Dry ice, sometimes referred to as “Cardice” or as “card ice”, is essentialy the solid form of carbon dioxide. It’s used primarily as a cooling agent due to its lower temperature than that of water ice and not leaving any residue. Continue reading to see five cool experiments that were captured on video.
5. Dry Ice vs. Liquid Nitrogen
Dry ice sublimates at −78.5 °C (−109.3 °F) at atmospheric pressure. This extreme cold makes the solid dangerous to handle without protection due to burns caused by freezing (frostbite). While generally not very toxic, the outgassing from it can cause hypercapnia due to buildup in confined locations.
4. Microwaving Dry Ice
Dry ice is the solid form of carbon dioxide (chemical formula CO2), comprising two oxygen atoms bonded to a single carbon atom. It is colorless, with a sour zesty odor, non-flammable, and slightly acidic.
3. Burning Magnesium in Dry Ice
It is generally accepted that dry ice was first observed in 1834 by French chemist Charles Thilorier, who published the first account of the substance. In his experiments, he noted that when opening the lid of a large cylinder containing liquid carbon dioxide, most of the liquid CO2 quickly evaporated.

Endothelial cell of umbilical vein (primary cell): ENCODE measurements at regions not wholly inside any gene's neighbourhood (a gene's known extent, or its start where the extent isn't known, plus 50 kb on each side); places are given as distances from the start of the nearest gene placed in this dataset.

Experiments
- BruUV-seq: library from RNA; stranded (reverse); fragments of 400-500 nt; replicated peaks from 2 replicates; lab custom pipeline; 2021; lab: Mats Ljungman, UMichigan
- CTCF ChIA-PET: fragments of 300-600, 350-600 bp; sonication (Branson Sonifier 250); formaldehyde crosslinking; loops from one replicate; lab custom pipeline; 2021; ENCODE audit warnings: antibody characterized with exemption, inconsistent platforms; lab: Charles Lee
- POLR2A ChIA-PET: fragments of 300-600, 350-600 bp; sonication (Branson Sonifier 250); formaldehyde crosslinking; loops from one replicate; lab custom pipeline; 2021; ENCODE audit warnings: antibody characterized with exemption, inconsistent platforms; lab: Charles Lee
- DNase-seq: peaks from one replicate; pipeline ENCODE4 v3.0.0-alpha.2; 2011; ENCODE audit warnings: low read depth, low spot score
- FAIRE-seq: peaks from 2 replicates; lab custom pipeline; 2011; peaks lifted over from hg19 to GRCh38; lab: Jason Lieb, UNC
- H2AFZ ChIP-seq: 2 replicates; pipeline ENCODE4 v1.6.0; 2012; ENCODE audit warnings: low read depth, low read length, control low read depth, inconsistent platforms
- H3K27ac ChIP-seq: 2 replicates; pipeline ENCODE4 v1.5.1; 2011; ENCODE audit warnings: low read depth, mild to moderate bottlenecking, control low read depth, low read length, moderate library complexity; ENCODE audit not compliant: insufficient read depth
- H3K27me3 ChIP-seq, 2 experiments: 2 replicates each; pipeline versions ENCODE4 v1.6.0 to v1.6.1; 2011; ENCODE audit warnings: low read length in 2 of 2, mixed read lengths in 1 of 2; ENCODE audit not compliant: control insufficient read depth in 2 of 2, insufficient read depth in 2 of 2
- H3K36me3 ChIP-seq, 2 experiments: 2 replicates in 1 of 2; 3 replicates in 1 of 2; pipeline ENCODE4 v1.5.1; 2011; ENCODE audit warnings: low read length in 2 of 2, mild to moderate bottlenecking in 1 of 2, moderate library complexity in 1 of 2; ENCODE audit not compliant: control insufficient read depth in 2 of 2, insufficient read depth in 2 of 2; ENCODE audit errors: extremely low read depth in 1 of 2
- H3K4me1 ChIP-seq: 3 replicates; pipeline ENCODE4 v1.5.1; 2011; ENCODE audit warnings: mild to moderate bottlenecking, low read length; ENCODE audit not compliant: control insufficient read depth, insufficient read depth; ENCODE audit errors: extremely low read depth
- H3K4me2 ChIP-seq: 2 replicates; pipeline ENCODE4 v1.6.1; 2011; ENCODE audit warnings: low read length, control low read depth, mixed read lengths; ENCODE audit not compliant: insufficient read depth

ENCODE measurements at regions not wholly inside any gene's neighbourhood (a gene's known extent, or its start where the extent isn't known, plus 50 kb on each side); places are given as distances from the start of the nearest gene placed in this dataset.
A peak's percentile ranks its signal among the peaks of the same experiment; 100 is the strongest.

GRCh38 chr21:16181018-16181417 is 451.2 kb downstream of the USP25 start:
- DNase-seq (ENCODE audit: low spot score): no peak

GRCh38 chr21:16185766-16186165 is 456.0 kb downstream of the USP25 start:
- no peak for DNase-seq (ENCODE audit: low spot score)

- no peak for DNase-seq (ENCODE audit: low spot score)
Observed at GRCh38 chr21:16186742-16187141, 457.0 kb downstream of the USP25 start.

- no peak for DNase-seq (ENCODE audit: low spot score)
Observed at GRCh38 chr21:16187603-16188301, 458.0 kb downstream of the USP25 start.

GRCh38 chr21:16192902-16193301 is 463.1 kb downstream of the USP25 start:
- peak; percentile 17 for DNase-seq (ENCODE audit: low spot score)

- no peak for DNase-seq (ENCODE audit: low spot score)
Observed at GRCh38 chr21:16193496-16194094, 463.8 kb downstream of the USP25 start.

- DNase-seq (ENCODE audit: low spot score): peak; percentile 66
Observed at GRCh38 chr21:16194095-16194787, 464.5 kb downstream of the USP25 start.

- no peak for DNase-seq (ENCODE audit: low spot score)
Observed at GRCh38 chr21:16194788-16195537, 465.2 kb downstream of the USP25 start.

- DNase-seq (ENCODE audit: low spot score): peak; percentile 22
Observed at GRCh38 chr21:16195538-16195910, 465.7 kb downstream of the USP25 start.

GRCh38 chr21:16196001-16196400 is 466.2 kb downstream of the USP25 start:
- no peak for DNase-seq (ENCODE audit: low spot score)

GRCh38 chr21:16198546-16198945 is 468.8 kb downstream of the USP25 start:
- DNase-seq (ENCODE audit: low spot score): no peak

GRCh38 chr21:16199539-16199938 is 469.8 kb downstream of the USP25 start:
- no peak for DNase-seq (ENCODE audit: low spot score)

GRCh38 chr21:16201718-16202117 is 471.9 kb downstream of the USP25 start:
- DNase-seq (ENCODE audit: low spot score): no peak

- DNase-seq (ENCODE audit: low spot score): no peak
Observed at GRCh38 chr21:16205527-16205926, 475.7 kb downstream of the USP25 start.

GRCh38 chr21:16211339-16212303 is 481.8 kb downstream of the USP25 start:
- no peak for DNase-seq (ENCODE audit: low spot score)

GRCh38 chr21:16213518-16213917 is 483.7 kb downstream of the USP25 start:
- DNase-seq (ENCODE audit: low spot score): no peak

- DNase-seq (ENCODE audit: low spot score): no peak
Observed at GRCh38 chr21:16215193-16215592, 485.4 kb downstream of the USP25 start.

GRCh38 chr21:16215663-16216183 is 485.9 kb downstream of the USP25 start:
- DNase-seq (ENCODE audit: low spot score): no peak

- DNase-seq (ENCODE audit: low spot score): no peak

2. Dry Ice Swimming Pool
In 1924, Thomas B. Slate applied for a US patent to sell dry ice commercially. Subsequently, he became the first to make dry ice successful as an industry. In 1925, this solid form of CO2 was trademarked by the DryIce Corporation of America as “Dry ice”, thus leading to its common name. That same year the DryIce Co. sold the substance commercially for the first time; marketing it for refrigerating purposes.
1. Giant Bubble
Dry ice is easily manufactured. First, gases with a high concentration of carbon dioxide are produced. Such gases can be a byproduct of another process, such as producing ammonia from nitrogen and natural gas, or large-scale fermentation. Second, the carbon dioxide-rich gas is pressurized and refrigerated until it liquifies. Next, the pressure is reduced. When this occurs some liquid carbon dioxide vaporizes, causing a rapid lowering of temperature of the remaining liquid. As a result, the extreme cold causes the liquid to solidify into a snow-like consistency. Finally, the snow-like solid carbon dioxide is compressed into either small pellets or larger blocks of dry ice.